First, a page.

These 5 Things Make Flying on an Airplane the Safest Way to Travel

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Maintaining commercial airplanes is serious business. Airlines go to unbelievably great lengths to ensure that their airplanes are in optimum condition and always safe for flying. Here a just a few things that you may not have known about airplanes and the rigorous checks and maintenance they go through to make sure planes are always the safest way to travel. After reading these, it should hopefully ease your mind about the safety of air travel.

1. Redundancies and backups

Airplane systems are designed with backups. Sometimes backups of backups. Failure of any system is rare, but it is built-in that should an individual system fail a backup will immediately take over. There are two engines, three hydraulic systems, three autopilots etc. Multiple computers running data, talking to each other and confirming information, ready to take over should one fail. It would take an unusual series of multiple issues to cause a real problem. Airplanes are well equipped to handle an individual issue with backups.

2. Safety culture

It is strongly encouraged in the airline industry that any mistake that happens is reported. Even “near-misses” that didn’t result in any issue, but a weakness in a procedure was noticed that COULD have lead to a problem is reported. With everyone working together in a proactive manner, the whole industry benefits and becomes safer. In this culture of safety all mistakes are used as opportunities for improvements.

3. Strict maintenance

Aircraft have a very strict maintenance programs that ensure planes are in top condition at all times. After a scheduled amount of flight hours, planes are taken apart and each component inspected. Anything with the remotest chance of failing is replaced. Even parts that look perfectly fine and show no signs of damage or failure, if they reach a certain age or amount of usage, will automatically be replaced. Nothing is used “until it breaks”. Airline maintenance goes to great lengths to ensure that items are repaired and replaced before there is ever a problem.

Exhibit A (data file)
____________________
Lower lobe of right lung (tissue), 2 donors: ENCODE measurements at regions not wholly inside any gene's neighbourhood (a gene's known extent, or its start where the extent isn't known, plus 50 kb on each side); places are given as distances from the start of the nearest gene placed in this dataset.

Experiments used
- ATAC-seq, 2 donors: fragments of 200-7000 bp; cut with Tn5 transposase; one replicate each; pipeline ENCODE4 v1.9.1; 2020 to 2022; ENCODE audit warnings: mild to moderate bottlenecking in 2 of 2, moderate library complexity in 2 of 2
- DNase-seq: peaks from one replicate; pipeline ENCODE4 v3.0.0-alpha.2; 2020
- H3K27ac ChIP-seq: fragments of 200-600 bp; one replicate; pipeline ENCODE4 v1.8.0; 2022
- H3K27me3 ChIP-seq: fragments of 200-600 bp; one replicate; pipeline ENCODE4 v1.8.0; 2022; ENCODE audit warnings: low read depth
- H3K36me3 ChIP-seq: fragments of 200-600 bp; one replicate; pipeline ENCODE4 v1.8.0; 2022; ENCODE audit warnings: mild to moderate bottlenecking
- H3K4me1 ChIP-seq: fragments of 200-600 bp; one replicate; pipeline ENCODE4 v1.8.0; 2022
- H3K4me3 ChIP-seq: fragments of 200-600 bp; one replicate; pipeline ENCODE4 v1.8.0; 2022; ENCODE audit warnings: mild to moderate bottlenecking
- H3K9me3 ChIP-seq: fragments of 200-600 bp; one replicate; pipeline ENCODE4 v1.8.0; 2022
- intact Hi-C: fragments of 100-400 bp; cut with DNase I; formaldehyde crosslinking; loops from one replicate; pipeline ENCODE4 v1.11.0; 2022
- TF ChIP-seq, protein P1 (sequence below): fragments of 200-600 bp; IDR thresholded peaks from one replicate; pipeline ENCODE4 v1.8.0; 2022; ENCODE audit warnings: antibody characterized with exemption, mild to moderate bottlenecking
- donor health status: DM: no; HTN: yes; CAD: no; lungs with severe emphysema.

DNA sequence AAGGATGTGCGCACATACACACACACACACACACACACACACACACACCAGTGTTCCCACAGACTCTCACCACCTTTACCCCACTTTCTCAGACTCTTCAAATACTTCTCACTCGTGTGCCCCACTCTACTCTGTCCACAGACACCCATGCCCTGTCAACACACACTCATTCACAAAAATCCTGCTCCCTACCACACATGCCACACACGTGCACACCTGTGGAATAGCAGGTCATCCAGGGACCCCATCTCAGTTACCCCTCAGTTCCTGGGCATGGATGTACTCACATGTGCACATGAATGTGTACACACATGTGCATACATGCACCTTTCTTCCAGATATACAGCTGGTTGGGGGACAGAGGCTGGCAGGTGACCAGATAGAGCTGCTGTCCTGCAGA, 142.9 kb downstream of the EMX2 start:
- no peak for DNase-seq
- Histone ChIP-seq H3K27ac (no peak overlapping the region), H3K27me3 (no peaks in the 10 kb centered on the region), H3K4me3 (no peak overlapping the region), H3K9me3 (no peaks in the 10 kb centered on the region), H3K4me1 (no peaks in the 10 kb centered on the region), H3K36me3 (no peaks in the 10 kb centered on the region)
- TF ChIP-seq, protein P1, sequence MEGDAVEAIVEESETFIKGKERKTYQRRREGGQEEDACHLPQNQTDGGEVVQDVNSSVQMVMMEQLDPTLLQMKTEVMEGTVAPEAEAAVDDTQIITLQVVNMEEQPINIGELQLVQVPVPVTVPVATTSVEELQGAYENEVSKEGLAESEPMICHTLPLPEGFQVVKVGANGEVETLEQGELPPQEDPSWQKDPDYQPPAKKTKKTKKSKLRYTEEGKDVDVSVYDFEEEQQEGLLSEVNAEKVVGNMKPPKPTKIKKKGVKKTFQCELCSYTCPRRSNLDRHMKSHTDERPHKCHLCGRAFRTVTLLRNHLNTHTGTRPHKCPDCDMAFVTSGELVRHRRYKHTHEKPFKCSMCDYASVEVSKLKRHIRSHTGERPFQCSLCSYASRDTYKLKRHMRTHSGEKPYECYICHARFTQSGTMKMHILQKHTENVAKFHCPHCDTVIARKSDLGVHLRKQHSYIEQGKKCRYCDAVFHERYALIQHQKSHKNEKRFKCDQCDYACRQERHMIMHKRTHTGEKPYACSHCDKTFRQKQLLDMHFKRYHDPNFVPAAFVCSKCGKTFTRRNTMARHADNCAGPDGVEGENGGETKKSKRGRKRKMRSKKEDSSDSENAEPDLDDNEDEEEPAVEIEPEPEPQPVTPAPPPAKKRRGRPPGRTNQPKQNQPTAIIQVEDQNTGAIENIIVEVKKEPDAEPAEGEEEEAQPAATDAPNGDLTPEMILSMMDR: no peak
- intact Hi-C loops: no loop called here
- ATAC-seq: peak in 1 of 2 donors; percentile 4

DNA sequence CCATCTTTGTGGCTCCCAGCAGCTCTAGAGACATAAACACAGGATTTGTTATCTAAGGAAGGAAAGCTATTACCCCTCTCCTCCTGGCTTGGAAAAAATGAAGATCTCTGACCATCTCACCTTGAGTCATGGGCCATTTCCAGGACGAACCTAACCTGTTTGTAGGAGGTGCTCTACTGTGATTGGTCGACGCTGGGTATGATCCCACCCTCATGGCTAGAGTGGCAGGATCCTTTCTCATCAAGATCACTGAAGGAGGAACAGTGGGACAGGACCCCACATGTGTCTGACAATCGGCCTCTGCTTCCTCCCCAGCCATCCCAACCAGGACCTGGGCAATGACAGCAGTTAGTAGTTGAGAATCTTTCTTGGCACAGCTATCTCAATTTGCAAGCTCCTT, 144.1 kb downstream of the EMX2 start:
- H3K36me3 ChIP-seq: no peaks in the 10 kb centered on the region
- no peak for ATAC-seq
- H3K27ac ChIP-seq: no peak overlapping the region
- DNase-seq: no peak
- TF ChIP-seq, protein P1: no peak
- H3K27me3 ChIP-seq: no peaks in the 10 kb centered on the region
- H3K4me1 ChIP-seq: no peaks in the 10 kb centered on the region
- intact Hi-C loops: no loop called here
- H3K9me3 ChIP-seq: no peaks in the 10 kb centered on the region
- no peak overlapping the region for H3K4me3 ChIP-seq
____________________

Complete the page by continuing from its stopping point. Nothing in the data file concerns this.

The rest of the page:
4. Statistical improbability of actually dying from a plane crash

Ok so you want the cold hard facts about dying in a plane crash. The National Transportation Safety Board conducted a study of plane accidents that showed that between 1983 and 2000, 95.7% of people involved plane accidents survived. Even if you isolate the worst plane accidents, 76.6% of people survived. There are thousands of flights every single day, and plane crashes are getting rarer and rarer. In fact another way to look at the numbers is that flying is so reliable now, that you could fly every day for an average of 123,000 YEARS before being involved in a fatal crash.

5. Airplanes WANT to fly

Planes are designed very precisely for the purpose of flying. While they need the engines to move the air fast enough to get off the ground, once a plane is flying at a steady speed you could turn off both engines and it would not drop out of the sky like a stone. Airflow around the wings provides lift. The engines supply forward thrust, so what you would lose would be momentum. However you would lose momentum slowly over time. Without power from the engines the plane would glide like a paper airplane, slowly descending until sliding to a landing. The wings are designed to keep the plane in the air, and the tail is designed to keep it moving straight. Emergency landings due to engine failure are exceedingly rare but can usually be maneuvered to a safe landing.

If you still aren’t convinced, spend some time at the airport

Something that people have reported helped them to alleviate their fears was to spend some time at the airport. Either a few extra hours before their flight, or if they lived close visiting even when they did not have a flight to take. Watch the planes take off and land, see all the people coming and going, look at the flight boards at all the takeoffs and arrivals for that day. Look at all this activity around you and realize, all those planes traveled safety to their destination. And this happens every single day.